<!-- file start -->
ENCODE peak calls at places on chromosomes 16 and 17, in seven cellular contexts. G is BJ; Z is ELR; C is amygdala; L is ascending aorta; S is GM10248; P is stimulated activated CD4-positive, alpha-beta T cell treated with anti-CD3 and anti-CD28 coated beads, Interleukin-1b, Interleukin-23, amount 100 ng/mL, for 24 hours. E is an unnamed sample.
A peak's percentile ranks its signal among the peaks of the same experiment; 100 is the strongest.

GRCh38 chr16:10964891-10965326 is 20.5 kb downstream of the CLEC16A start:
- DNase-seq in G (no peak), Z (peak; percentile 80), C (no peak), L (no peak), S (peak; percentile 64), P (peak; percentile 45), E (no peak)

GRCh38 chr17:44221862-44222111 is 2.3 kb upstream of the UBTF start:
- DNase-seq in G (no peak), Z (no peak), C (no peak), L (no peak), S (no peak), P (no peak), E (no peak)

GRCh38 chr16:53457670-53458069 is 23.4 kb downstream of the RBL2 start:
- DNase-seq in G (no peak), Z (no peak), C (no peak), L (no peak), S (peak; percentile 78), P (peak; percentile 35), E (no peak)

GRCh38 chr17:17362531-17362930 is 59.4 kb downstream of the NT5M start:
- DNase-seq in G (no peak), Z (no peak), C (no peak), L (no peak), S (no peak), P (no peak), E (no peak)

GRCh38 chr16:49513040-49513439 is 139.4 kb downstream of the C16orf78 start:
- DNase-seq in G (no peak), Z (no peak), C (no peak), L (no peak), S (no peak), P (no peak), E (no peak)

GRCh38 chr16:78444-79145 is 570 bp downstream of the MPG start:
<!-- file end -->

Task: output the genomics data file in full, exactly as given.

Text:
ENCODE peak calls at places on chromosomes 16 and 17, in seven cellular contexts. G is BJ; Z is ELR; C is amygdala; L is ascending aorta; S is GM10248; P is stimulated activated CD4-positive, alpha-beta T cell treated with anti-CD3 and anti-CD28 coated beads, Interleukin-1b, Interleukin-23, amount 100 ng/mL, for 24 hours. E is an unnamed sample.
A peak's percentile ranks its signal among the peaks of the same experiment; 100 is the strongest.

GRCh38 chr16:10964891-10965326 is 20.5 kb downstream of the CLEC16A start:
- DNase-seq in G (no peak), Z (peak; percentile 80), C (no peak), L (no peak), S (peak; percentile 64), P (peak; percentile 45), E (no peak)

GRCh38 chr17:44221862-44222111 is 2.3 kb upstream of the UBTF start:
- DNase-seq in G (no peak), Z (no peak), C (no peak), L (no peak), S (no peak), P (no peak), E (no peak)

GRCh38 chr16:53457670-53458069 is 23.4 kb downstream of the RBL2 start:
- DNase-seq in G (no peak), Z (no peak), C (no peak), L (no peak), S (peak; percentile 78), P (peak; percentile 35), E (no peak)

GRCh38 chr17:17362531-17362930 is 59.4 kb downstream of the NT5M start:
- DNase-seq in G (no peak), Z (no peak), C (no peak), L (no peak), S (no peak), P (no peak), E (no peak)

GRCh38 chr16:49513040-49513439 is 139.4 kb downstream of the C16orf78 start:
- DNase-seq in G (no peak), Z (no peak), C (no peak), L (no peak), S (no peak), P (no peak), E (no peak)

GRCh38 chr16:78444-79145 is 570 bp downstream of the MPG start: